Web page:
6643 Past Events

Seminar - Open to the Public

Cultural Affordances of “Emma”, USCIS’s Latina Virtual Assistant

Mon., Mar. 25, 2019 | 4:00pm - 5:15pm

Wexner Building - Room 434 A-B

Dr. Miriam E. Sweeney (University of Alabama) and Dr. Melissa Villa-Nicholas (University of Rhode Island) join us for a conversation on virtual assistants; and how virtual agents are increasingly integrated as ‘user-friendly’ interfaces for e-government and commercial services.

This research investigates the case study of the virtual assistant, ‘Emma’, that is integrated into the United States Citizenship and Immigration Services (USCIS) website. This research has implications for how citizen-consumers are made informationally ‘legible’ to the state through their engagement with digital technologies for government services.

This presentation introduces the Emma interface in the context of USCIS services, and explores the cultural affordances of Latina identity as a strategic design choice that extends citizenship and nation-building projects for the state, while masking underlying information and data gathering capabilities.

Chris Hoofnagle

UC Berkeley

Special Series - Open to the Public

Chris Hoofnagle: Cyber Security and the FTC

Mon., Mar. 25, 2019 | 12:15pm - 1:30pm

One Brattle Square - Suite 470

The Cyber Security Project will host a lunch with Chris Jay Hoofnagle, UC Berkeley School of Information and School of Law, on the U.S. Federal Trade Commission's cybersecurity. 

Lunch provided on a first come, first served basis. All lunches are off the record. 

As part of MOD’s full-spectrum military capability, the Defence Secretary, Philip Hammond, has announced that the department is set to recruit hundreds of computer experts as cyber reservists to help defend the UK’s national security, working at the cutting-edge of the nation’s cyber defences.  Mr Hammond confirmed the creation of a new Joint Cyber Reserve which will see reservists working alongside regular forces to protect critical computer networks and safeguard vital data, 4 October 2013.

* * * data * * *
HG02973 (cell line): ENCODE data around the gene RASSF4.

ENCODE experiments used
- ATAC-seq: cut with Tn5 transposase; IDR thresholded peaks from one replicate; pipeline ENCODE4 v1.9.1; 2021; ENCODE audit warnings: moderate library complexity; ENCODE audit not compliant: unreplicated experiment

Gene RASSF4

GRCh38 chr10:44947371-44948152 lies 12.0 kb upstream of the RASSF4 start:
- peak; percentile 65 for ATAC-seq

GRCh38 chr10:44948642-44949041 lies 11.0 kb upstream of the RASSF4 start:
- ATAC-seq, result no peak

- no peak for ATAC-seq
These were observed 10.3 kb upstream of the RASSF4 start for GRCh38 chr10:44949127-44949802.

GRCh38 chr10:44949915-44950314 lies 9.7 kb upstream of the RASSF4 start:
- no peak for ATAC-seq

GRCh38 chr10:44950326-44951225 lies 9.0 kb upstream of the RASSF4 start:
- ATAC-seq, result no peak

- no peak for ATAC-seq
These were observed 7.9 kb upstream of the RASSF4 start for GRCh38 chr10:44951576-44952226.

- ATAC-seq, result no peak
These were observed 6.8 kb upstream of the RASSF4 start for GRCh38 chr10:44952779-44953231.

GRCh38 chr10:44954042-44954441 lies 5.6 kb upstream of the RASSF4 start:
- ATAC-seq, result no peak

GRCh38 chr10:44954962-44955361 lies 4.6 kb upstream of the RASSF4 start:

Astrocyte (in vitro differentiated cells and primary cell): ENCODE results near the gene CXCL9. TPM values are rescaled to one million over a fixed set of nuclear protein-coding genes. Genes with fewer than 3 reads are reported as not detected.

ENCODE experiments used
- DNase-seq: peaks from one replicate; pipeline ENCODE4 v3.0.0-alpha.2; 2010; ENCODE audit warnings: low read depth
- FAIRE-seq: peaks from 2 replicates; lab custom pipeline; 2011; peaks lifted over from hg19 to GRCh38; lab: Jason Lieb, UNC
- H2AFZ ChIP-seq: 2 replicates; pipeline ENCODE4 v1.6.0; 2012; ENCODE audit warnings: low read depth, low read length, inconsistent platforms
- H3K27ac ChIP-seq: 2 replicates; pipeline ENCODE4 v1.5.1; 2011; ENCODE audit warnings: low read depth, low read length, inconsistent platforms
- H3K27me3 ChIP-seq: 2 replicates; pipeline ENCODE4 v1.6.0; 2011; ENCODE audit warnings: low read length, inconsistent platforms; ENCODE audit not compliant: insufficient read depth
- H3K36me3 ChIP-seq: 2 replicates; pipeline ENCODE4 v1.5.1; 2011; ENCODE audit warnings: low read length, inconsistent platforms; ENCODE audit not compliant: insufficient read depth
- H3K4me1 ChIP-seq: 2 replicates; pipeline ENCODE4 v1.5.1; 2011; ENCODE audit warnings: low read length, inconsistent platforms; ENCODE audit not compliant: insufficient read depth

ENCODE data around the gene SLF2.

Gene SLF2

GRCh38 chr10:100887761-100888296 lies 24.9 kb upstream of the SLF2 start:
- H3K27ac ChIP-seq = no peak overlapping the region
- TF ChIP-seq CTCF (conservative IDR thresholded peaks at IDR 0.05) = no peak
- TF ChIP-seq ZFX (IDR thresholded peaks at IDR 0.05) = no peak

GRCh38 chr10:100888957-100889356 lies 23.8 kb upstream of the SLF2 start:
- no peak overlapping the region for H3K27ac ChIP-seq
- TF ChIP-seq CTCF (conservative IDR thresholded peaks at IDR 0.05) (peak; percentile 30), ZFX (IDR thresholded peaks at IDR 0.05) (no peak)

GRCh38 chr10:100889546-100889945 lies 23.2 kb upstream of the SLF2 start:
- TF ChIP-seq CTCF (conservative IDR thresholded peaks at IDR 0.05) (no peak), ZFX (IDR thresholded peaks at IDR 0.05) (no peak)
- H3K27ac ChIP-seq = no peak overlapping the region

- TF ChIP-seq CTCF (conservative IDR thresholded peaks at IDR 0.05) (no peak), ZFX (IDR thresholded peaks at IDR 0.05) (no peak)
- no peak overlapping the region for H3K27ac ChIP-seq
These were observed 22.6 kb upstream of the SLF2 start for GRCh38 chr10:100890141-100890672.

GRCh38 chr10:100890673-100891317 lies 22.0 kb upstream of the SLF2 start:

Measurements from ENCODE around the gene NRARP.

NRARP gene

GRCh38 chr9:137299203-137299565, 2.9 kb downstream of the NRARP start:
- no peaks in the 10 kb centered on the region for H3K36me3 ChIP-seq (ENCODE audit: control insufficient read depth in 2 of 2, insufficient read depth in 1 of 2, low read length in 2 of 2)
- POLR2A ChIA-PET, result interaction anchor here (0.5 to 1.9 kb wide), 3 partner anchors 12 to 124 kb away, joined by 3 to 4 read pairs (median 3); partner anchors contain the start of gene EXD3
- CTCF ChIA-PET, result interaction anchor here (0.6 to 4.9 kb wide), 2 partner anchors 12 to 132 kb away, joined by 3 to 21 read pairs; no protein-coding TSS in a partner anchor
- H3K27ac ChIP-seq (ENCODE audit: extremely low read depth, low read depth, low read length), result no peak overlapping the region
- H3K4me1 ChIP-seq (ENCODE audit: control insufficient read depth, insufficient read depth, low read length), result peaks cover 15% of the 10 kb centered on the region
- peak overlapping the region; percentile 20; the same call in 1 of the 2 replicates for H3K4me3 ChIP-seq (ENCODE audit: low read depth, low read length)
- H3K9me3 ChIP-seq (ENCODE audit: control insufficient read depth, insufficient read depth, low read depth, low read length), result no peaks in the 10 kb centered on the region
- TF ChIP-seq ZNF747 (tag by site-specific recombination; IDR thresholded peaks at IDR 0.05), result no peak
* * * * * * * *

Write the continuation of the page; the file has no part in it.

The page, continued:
MoD/Chris Roberts

Seminar - Open to the Public

Cyber Securitization: Can States Deter Cyber Escalation?

Thu., Mar. 21, 2019 | 12:15pm - 2:00pm

One Brattle Square - Room 350

Speaker: Nadiya Kostyuk, Predoctoral Fellow, Cyber Security Project

This seminar examines conditions under which publicly observable "institutional change," which broadcast a state's rising or extensive cyber capabilities, can deter a country's adversaries from attacking it. The "use-and-lose" nature of cyber operations and difficulty of cyber attribution make such operations more effective in achieving tactical surprise than in deterring opponents. However, merely establishing a cyber unit and disclosing its estimated budget and personnel may increase the credibility of a state's threat and signal to multiple audiences, including its adversaries, that a country has, or is in the process of developing, its "power to hurt." 

The speaker's research demonstrates that even though the cases in which institutional change will influence a strong adversary's choice to attack are limited, states tend to sub-optimally overinvest resources in publicly observable institutional changes. Weak states overinvest to make adversaries believe they are strong whereas strong states overinvest because they do not want adversaries to believe that they are weak states, pretending to be strong. The speaker's focus on the strategic logic of institutional change as a deterrent represents a departure from existing literature, which largely examines deterrence using cyber operations and other statecraft tools.

Please join us! Coffee and tea provided. Everyone is welcome, but admittance will be on a first come–first served basis.